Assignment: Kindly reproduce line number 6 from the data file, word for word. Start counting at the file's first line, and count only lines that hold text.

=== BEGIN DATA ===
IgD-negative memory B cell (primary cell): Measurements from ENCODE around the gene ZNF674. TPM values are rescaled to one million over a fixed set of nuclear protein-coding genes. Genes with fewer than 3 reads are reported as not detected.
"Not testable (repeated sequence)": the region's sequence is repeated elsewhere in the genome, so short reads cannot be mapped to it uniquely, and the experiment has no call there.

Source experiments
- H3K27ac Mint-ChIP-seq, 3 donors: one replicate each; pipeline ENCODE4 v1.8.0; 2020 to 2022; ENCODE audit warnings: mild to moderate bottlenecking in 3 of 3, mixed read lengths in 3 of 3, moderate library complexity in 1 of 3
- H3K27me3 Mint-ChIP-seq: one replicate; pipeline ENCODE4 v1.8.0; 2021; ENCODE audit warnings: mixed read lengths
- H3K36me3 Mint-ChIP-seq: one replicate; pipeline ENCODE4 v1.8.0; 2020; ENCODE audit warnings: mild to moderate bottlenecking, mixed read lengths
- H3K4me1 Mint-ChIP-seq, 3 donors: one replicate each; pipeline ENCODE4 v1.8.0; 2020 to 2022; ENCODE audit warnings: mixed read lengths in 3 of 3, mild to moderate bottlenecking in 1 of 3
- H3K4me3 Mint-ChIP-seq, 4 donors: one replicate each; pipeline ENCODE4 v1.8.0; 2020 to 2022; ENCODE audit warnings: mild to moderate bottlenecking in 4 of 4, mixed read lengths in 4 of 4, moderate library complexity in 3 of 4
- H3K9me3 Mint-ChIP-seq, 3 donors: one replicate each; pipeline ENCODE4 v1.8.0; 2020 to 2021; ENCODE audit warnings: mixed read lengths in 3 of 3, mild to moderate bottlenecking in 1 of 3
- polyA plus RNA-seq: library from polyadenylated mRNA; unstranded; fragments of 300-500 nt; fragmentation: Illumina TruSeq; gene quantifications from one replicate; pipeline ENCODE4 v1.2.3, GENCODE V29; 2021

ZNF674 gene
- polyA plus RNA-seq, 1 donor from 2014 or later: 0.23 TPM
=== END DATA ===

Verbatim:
- H3K36me3 Mint-ChIP-seq: one replicate; pipeline ENCODE4 v1.8.0; 2020; ENCODE audit warnings: mild to moderate bottlenecking, mixed read lengths